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Kemp says he is balancing diverse community needs in not ordering lockdown
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Brian Kemp. (Bob Andres/Atlanta Journal-Constitution via AP)

With more than 1,500 confirmed cases of COVID-19 in Georgia as of Thursday evening, Gov. Brian Kemp has ordered public K-12 schools to close through April 24 and shut down bars and nightclubs. But he said in a televised town hall meeting Thursday evening that he has to balance the needs of all of Georgia’s communities when considering a statewide stay-at-home order.

“I’m having to govern the whole state. It’s much different than certainly what Mayor Bottoms and other local officials have done,” Kemp said. “… We still have over 50 counties that don’t have a confirmed case yet, so trying to balance all those things, continuing to go on the data that we have and supporting local elected officials.”

Atlanta Mayor Keisha Lance Bottoms, who also spoke at Thursday’s town hall, has issued a stay-at-home order for the city of Atlanta.

“If it were my call, I would have a stay-at-home order for the entire country, but obviously, that is not my call, and I certainly understand and respect the governor’s position that he is balancing diverse constituencies across the state and their needs may be a bit different,” Bottoms said. 

Kemp said he has heard from Georgians concerned about the financial impact of having to stay home from work. He encouraged social distancing to slow the spread of the virus and prevent the burdening of the state’s hospitals.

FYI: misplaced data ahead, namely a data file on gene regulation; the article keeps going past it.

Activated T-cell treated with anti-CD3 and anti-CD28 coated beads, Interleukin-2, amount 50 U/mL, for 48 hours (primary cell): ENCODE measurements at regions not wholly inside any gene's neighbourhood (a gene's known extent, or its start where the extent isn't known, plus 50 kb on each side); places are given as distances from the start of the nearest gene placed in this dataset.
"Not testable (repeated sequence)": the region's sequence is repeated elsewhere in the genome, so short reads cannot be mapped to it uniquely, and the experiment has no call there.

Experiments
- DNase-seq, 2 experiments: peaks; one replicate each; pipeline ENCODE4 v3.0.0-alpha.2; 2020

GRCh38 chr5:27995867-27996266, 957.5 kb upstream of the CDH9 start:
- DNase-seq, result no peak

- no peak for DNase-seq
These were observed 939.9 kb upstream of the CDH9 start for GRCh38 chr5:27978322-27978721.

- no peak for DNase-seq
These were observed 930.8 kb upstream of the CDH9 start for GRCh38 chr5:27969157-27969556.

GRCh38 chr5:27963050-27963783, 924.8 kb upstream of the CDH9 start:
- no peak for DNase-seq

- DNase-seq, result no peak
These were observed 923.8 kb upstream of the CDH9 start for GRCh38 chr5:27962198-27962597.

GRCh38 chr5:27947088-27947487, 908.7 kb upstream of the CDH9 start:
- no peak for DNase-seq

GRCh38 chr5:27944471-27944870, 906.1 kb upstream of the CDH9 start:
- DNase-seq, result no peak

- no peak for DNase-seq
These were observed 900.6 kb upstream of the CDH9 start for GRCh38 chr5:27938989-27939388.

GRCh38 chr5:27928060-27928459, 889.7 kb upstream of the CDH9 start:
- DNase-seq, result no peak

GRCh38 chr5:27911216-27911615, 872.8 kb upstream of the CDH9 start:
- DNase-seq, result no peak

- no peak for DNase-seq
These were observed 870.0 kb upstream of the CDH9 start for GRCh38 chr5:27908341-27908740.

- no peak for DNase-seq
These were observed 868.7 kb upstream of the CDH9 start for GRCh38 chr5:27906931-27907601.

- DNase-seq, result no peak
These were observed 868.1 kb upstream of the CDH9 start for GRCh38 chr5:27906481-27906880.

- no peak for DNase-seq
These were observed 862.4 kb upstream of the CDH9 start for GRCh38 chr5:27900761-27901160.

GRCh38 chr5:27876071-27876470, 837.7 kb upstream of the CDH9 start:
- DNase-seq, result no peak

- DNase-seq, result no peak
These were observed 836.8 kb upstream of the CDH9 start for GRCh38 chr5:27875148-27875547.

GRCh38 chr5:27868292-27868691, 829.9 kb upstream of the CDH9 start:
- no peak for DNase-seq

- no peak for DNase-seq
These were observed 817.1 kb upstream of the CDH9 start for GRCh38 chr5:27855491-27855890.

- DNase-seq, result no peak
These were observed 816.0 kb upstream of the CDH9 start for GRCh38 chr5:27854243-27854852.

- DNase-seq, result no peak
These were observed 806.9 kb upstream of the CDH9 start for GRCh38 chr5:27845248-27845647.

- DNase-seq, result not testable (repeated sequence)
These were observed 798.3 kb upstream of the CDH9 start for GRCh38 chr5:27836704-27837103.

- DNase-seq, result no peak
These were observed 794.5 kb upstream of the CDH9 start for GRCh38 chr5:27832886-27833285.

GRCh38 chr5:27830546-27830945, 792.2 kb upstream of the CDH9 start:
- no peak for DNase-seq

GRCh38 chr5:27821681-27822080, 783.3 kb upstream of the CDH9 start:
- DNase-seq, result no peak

“If we can get our citizens to follow these directions, it will absolutely turn this curve. We can get on the other side of this virus, and it is critical that we do that for our health care system,” Kemp said. “... It’s really up to the public to cut down on the number of people that we have to go to the hospital.”

Homer Bryson, director of the Georgia Emergency Management and Homeland Security Agency, said during Thursday’s meeting that the state is finding isolation rooms for people who are not sick enough to be hospitalized but can’t go home because they live with someone who is high-risk. Bryson said the state is also looking for additional bed space for hospitals, preferably inside existing facilities, although officials are also in contact with private vendors and the U.S. Army Corps of Engineers in case additional spaces need to be built.

Kemp said he recently had a call with almost 800 faith leaders and encouraged them to do online services. He has banned gatherings of 10 or more people.

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